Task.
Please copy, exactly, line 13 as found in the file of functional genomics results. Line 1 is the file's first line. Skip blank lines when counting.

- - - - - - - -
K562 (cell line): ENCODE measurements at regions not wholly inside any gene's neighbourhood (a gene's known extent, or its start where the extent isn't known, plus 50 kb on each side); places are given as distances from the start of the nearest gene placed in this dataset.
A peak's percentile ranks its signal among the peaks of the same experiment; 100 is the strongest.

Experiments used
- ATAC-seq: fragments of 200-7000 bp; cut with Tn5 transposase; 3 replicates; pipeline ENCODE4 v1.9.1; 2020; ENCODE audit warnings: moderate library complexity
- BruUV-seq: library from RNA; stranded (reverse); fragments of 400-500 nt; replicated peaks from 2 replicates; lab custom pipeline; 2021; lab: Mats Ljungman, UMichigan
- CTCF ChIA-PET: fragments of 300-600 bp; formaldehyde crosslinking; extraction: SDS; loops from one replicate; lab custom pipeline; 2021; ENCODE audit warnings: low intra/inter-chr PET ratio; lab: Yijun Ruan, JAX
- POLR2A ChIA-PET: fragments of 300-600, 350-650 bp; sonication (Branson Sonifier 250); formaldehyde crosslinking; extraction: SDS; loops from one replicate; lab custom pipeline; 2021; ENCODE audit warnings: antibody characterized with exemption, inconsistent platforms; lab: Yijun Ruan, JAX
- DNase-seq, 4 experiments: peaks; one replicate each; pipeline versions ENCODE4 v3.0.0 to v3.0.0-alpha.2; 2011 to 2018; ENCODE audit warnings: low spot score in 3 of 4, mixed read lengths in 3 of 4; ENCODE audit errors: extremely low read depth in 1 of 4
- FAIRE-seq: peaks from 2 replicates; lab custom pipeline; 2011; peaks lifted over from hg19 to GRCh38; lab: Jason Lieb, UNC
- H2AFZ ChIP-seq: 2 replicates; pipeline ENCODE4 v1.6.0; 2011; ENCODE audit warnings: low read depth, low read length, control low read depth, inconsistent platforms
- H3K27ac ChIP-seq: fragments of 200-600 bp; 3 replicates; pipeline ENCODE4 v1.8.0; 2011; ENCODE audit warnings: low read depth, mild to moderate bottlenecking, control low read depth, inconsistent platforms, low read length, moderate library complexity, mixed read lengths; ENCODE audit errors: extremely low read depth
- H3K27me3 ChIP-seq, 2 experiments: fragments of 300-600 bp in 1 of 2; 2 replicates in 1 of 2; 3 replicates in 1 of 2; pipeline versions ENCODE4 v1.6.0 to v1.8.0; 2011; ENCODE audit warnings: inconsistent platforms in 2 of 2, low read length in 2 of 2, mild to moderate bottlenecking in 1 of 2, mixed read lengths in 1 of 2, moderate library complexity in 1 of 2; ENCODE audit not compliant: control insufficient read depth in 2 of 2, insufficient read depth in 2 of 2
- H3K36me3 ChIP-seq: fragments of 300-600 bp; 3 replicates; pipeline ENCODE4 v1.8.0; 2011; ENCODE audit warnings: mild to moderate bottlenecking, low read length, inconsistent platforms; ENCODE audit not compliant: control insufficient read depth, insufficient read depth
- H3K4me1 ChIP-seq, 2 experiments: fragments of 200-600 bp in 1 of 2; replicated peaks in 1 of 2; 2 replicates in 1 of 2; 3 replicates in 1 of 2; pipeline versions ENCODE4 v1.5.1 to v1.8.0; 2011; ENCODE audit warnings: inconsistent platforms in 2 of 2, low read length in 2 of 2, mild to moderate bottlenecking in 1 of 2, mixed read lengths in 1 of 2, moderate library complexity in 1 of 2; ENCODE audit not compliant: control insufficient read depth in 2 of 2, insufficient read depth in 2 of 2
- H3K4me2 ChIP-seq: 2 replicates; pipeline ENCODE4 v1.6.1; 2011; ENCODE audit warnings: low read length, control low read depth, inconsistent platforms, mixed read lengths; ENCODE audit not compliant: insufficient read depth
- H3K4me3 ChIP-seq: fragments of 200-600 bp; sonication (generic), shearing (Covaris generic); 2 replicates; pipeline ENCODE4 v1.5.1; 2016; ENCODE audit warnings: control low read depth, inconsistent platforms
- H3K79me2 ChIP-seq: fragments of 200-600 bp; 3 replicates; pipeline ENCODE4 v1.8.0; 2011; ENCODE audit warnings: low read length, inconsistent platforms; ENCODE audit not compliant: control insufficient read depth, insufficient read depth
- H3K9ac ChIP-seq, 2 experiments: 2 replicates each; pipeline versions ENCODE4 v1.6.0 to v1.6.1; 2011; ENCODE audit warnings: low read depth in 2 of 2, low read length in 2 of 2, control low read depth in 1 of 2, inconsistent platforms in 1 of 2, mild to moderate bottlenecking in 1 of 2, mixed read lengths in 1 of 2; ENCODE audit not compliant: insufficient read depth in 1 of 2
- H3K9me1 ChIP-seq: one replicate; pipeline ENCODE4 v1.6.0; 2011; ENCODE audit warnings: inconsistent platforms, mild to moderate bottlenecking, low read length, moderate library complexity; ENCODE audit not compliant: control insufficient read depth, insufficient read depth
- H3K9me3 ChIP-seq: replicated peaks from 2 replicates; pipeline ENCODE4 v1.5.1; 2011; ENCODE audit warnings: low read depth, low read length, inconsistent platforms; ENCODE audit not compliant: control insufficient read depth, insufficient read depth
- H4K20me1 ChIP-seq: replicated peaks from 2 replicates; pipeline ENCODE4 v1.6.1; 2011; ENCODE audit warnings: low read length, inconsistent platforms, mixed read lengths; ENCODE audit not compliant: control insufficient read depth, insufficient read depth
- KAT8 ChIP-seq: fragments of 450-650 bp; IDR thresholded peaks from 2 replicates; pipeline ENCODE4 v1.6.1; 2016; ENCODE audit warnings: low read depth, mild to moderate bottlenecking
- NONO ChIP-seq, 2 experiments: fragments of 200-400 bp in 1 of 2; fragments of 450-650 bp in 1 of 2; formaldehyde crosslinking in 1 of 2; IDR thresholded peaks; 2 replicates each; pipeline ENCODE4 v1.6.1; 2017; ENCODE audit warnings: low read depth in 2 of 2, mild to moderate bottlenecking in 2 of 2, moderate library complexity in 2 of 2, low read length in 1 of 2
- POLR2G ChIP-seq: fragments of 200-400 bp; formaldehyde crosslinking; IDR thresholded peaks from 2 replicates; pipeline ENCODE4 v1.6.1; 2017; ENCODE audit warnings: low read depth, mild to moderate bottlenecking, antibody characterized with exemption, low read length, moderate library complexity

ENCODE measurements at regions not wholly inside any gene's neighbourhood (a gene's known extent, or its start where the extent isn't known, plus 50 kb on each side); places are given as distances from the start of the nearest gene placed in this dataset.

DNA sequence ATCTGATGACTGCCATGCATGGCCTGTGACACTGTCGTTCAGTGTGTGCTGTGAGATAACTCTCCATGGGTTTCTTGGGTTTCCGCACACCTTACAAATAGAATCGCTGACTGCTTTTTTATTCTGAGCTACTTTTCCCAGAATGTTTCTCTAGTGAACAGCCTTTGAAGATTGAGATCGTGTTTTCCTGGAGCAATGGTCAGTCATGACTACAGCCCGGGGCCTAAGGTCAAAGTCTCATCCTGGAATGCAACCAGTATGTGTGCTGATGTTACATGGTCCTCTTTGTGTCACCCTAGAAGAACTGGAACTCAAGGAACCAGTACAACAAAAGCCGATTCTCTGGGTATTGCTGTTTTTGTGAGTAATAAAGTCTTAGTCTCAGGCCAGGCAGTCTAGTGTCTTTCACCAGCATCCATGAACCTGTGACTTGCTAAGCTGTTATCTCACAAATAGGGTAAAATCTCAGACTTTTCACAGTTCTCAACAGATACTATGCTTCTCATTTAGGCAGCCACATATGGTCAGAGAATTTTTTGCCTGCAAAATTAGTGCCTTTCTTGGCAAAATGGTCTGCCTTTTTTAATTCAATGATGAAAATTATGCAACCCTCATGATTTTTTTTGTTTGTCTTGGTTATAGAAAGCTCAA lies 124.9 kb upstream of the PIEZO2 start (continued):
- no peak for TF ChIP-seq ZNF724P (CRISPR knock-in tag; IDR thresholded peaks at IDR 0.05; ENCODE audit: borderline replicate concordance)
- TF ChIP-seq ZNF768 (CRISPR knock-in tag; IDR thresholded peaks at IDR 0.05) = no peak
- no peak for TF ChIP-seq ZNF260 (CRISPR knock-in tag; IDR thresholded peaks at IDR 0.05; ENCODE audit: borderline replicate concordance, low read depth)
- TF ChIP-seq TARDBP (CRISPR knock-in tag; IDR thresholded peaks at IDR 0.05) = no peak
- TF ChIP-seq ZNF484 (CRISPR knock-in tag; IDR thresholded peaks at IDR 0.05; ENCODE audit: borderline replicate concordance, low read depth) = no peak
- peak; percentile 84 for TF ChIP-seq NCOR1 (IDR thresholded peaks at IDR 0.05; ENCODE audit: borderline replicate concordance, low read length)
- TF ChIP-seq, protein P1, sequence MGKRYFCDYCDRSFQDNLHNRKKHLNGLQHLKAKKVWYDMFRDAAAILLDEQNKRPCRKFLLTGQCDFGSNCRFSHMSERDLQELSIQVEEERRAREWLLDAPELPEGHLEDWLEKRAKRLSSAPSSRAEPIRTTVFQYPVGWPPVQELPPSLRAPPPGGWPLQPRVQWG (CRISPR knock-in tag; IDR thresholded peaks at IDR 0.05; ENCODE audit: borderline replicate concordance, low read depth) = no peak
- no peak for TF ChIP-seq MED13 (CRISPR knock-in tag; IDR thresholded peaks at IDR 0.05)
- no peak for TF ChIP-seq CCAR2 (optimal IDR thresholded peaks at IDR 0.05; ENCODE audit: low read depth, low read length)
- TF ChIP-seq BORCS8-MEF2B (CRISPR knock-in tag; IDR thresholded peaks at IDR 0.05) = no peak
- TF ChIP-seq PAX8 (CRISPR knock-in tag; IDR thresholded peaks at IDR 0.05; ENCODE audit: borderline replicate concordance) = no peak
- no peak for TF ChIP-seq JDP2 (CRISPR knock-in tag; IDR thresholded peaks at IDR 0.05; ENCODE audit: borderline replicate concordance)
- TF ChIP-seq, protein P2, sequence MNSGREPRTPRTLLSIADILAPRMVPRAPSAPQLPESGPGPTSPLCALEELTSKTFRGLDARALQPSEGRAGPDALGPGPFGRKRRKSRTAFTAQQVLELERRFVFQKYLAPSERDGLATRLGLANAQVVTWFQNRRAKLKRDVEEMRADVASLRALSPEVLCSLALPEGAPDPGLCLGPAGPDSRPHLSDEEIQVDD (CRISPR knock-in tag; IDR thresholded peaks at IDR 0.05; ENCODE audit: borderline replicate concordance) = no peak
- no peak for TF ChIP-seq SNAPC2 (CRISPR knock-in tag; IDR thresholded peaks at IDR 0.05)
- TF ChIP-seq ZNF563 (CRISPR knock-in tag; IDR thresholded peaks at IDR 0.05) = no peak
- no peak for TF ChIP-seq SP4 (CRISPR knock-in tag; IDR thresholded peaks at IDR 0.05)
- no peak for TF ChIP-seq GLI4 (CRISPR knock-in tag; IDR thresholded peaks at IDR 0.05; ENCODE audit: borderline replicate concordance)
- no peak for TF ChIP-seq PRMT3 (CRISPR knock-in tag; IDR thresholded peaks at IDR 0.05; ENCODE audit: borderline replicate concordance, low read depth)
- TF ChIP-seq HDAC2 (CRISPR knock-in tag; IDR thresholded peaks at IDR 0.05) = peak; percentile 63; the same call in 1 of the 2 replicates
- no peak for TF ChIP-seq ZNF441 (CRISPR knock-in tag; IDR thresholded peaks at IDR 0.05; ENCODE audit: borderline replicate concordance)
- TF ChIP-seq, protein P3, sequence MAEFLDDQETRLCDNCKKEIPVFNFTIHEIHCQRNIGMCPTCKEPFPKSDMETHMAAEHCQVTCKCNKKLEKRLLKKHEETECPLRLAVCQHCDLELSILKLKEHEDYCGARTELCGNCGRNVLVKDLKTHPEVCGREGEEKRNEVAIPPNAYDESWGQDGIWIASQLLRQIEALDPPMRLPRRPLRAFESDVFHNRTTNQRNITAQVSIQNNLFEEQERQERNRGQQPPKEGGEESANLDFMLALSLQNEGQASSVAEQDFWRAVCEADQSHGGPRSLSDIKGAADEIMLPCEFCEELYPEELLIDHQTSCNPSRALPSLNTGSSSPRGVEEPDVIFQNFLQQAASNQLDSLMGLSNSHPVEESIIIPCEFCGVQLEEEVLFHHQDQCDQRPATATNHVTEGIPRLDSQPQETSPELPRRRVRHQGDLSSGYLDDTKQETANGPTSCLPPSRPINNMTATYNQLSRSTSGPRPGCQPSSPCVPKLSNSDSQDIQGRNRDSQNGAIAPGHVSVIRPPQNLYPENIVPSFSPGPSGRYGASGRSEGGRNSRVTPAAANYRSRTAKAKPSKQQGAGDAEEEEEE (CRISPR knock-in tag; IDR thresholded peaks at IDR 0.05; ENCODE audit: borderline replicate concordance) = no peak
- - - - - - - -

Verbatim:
- H3K36me3 ChIP-seq: fragments of 300-600 bp; 3 replicates; pipeline ENCODE4 v1.8.0; 2011; ENCODE audit warnings: mild to moderate bottlenecking, low read length, inconsistent platforms; ENCODE audit not compliant: control insufficient read depth, insufficient read depth